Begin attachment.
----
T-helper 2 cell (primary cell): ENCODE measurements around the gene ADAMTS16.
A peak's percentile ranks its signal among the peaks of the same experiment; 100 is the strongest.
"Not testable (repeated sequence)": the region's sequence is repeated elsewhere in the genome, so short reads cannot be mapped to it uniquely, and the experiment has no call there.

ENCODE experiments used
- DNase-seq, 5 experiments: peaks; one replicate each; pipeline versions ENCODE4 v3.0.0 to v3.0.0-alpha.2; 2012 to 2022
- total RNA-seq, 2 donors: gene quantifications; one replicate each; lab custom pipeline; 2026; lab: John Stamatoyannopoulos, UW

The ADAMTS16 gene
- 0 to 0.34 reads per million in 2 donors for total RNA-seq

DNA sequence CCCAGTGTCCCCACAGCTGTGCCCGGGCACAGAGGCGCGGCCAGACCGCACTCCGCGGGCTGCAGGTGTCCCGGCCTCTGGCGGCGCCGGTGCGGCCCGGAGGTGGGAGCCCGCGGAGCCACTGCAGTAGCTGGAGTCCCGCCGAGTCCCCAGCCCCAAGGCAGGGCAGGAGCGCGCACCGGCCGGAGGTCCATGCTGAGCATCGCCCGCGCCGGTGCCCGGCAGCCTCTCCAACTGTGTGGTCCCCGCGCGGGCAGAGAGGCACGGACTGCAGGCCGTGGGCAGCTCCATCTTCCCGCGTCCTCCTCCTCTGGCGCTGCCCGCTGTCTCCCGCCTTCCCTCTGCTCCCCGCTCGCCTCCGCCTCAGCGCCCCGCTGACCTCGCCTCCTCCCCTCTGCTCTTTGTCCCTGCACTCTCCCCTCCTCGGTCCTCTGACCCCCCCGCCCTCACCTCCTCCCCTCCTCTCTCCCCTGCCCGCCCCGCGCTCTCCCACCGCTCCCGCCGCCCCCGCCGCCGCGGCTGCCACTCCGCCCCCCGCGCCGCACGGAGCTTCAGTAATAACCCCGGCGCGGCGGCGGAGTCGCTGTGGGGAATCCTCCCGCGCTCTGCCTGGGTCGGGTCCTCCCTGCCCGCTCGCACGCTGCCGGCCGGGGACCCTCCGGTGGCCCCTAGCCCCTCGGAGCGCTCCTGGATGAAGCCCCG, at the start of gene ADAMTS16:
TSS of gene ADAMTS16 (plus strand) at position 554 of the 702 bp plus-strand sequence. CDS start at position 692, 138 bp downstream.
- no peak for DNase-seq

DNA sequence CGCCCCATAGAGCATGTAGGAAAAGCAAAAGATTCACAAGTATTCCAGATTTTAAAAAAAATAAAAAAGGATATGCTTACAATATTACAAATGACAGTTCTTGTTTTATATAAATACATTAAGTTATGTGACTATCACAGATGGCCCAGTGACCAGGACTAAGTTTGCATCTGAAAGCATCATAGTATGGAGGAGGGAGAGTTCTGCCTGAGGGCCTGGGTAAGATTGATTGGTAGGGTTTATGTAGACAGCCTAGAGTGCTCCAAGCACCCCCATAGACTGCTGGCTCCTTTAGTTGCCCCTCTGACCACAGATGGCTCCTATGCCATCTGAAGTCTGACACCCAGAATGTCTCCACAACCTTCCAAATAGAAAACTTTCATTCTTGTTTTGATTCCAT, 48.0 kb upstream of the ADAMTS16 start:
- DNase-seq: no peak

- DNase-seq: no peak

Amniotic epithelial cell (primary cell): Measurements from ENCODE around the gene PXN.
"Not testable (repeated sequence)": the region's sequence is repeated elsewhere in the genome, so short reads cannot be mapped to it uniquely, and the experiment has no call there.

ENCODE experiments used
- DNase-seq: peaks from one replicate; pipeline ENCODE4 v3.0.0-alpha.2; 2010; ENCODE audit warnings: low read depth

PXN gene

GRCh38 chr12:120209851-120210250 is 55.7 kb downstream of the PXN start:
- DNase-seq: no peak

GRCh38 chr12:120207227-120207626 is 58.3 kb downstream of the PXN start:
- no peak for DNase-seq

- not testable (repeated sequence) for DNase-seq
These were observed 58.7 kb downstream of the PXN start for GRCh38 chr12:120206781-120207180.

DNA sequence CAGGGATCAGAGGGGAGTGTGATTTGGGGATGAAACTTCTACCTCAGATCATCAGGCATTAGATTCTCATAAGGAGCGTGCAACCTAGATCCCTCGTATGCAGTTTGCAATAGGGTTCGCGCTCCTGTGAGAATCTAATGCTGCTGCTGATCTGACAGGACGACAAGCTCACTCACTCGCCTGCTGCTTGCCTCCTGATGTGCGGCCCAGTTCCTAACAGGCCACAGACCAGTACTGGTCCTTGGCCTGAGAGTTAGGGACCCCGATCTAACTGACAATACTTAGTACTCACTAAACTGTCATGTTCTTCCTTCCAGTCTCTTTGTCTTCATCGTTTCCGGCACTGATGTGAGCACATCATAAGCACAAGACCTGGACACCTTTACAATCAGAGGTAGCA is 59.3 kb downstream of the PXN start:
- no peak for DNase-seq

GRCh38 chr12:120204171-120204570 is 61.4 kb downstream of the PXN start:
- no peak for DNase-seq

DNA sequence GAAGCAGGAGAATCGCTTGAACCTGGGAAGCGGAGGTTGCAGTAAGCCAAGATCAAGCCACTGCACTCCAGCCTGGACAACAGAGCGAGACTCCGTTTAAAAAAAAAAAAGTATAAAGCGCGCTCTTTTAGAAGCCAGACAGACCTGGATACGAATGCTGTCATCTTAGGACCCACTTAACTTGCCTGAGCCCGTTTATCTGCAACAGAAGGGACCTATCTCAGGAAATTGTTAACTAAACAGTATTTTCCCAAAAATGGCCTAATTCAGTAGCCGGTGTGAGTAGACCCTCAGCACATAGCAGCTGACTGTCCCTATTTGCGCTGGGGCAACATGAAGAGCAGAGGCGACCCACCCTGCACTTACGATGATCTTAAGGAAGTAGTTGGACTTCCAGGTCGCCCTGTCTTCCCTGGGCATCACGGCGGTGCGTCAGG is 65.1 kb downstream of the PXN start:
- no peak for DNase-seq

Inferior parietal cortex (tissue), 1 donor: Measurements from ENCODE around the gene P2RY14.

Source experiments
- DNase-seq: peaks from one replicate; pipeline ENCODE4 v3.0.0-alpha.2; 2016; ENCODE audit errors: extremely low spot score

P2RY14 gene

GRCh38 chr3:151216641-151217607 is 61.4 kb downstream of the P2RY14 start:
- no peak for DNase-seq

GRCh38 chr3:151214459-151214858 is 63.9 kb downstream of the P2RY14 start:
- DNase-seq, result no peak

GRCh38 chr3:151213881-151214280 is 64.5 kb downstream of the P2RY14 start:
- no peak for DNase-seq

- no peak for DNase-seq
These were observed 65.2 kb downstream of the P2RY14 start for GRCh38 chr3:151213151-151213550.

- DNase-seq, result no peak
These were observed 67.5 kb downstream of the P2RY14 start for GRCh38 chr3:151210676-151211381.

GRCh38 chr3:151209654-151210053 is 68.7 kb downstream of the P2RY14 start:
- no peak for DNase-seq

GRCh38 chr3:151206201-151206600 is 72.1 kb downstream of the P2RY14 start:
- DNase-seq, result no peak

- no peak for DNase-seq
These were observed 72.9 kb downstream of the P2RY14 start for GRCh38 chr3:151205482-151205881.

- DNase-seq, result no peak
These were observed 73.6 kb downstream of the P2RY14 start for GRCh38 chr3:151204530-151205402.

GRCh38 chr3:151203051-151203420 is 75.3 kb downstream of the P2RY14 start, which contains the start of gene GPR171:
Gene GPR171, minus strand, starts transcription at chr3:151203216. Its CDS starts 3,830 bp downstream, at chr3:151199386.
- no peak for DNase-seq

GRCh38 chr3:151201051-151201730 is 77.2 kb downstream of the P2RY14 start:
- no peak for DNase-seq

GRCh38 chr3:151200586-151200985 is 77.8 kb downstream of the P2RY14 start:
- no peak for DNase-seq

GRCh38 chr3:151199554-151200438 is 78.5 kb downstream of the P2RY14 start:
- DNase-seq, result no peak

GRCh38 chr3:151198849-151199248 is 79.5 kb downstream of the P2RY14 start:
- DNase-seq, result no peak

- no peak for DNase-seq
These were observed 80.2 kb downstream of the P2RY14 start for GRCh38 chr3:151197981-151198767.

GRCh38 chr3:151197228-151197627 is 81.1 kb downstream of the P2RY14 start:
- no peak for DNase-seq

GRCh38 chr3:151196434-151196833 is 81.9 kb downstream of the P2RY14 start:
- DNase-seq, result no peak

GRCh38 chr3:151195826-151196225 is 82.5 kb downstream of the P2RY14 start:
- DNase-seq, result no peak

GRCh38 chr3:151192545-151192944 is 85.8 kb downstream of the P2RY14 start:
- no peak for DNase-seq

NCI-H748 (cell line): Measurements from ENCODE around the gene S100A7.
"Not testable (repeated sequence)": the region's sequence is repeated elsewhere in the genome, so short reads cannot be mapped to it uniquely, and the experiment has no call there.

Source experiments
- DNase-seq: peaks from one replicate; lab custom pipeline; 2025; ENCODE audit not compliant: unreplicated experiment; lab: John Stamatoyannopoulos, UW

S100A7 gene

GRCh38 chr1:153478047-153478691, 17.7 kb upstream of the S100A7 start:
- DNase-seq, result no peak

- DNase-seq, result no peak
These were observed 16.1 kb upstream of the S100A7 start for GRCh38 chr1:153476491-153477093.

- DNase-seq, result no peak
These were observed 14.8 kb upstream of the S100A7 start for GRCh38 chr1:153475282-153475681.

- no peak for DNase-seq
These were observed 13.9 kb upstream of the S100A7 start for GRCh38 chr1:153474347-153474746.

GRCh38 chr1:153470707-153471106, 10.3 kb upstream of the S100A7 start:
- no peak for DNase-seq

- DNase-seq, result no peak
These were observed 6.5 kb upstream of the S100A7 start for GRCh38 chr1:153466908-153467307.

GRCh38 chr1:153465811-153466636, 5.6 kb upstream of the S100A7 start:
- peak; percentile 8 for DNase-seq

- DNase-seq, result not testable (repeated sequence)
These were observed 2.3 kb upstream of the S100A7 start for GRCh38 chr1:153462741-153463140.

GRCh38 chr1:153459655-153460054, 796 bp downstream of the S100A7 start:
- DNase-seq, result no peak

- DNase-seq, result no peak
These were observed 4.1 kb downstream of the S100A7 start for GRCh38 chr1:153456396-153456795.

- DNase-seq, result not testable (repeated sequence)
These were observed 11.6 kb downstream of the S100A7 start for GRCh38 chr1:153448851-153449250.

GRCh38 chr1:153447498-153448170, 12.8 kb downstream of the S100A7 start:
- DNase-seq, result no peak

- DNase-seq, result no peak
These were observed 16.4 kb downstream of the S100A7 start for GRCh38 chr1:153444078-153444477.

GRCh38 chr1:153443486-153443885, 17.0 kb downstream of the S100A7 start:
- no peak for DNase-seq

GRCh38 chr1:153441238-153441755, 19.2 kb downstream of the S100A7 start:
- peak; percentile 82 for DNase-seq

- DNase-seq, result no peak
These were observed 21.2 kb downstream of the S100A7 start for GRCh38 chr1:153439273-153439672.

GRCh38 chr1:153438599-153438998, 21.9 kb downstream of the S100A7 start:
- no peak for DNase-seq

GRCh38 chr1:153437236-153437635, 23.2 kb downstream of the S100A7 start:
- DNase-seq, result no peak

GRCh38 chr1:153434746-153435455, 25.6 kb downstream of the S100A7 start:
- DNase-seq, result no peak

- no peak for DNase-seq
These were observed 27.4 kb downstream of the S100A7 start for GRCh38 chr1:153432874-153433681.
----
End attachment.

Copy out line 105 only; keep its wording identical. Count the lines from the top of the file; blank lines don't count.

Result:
These were observed 16.4 kb downstream of the S100A7 start for GRCh38 chr1:153444078-153444477.